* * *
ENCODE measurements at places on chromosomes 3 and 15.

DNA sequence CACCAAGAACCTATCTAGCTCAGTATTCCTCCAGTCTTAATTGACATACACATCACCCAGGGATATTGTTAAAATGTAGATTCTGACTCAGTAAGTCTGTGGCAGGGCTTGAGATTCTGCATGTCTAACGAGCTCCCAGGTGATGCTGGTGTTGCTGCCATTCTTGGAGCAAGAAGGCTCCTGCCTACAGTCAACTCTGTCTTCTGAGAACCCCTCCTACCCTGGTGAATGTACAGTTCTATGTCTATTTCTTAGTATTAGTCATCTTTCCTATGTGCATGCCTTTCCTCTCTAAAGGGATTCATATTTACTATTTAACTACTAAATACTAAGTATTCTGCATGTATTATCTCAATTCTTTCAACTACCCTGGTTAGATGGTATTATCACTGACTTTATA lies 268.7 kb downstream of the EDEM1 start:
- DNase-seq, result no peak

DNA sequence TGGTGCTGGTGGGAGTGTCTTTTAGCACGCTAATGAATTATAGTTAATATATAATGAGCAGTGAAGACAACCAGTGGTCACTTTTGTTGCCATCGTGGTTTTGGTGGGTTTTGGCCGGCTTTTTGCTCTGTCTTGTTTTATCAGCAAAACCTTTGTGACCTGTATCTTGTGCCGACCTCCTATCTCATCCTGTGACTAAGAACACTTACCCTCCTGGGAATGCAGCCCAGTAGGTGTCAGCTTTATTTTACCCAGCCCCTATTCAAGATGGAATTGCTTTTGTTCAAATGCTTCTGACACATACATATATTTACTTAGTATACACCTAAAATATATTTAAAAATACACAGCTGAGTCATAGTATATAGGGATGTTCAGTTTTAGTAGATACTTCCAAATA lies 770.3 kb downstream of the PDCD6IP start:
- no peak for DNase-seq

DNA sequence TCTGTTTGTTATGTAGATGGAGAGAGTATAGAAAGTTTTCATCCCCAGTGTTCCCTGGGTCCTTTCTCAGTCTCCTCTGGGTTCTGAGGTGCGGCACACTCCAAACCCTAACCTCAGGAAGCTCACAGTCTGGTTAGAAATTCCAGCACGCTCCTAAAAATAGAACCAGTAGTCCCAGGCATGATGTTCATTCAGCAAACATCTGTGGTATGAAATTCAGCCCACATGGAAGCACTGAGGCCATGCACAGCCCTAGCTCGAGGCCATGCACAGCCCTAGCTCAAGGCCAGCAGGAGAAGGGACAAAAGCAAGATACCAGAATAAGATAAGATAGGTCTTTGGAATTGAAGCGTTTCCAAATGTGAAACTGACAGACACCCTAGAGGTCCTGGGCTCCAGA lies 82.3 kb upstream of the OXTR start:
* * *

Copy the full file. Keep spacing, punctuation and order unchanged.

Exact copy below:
ENCODE measurements at places on chromosomes 3 and 15.

DNA sequence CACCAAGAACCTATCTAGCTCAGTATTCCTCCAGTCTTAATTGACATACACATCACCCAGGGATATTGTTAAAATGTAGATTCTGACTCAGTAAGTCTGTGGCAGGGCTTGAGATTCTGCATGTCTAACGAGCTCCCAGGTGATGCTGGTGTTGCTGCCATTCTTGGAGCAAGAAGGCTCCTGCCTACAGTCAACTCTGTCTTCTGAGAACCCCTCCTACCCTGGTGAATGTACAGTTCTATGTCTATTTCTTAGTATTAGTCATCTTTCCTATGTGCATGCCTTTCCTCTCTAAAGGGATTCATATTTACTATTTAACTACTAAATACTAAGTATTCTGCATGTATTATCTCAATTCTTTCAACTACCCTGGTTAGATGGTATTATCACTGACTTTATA lies 268.7 kb downstream of the EDEM1 start:
- DNase-seq, result no peak

DNA sequence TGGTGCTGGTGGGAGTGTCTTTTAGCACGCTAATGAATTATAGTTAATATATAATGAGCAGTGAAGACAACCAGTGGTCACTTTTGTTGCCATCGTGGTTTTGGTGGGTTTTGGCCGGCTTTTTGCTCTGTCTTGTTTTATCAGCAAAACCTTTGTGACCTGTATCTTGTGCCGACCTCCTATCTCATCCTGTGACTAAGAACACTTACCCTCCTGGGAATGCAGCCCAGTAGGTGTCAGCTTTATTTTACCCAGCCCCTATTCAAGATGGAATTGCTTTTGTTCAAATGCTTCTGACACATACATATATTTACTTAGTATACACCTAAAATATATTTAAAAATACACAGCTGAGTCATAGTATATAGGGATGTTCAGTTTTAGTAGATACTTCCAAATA lies 770.3 kb downstream of the PDCD6IP start:
- no peak for DNase-seq

DNA sequence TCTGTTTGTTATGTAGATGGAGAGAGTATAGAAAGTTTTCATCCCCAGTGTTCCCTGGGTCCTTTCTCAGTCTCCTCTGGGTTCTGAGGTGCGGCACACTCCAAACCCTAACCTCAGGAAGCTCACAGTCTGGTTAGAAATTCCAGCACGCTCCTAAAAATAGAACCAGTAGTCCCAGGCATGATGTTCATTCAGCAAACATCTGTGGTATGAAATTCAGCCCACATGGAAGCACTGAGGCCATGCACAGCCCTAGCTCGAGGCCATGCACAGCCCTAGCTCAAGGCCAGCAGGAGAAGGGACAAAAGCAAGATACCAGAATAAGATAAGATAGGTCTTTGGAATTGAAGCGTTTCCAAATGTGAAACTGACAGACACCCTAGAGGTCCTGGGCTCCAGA lies 82.3 kb upstream of the OXTR start: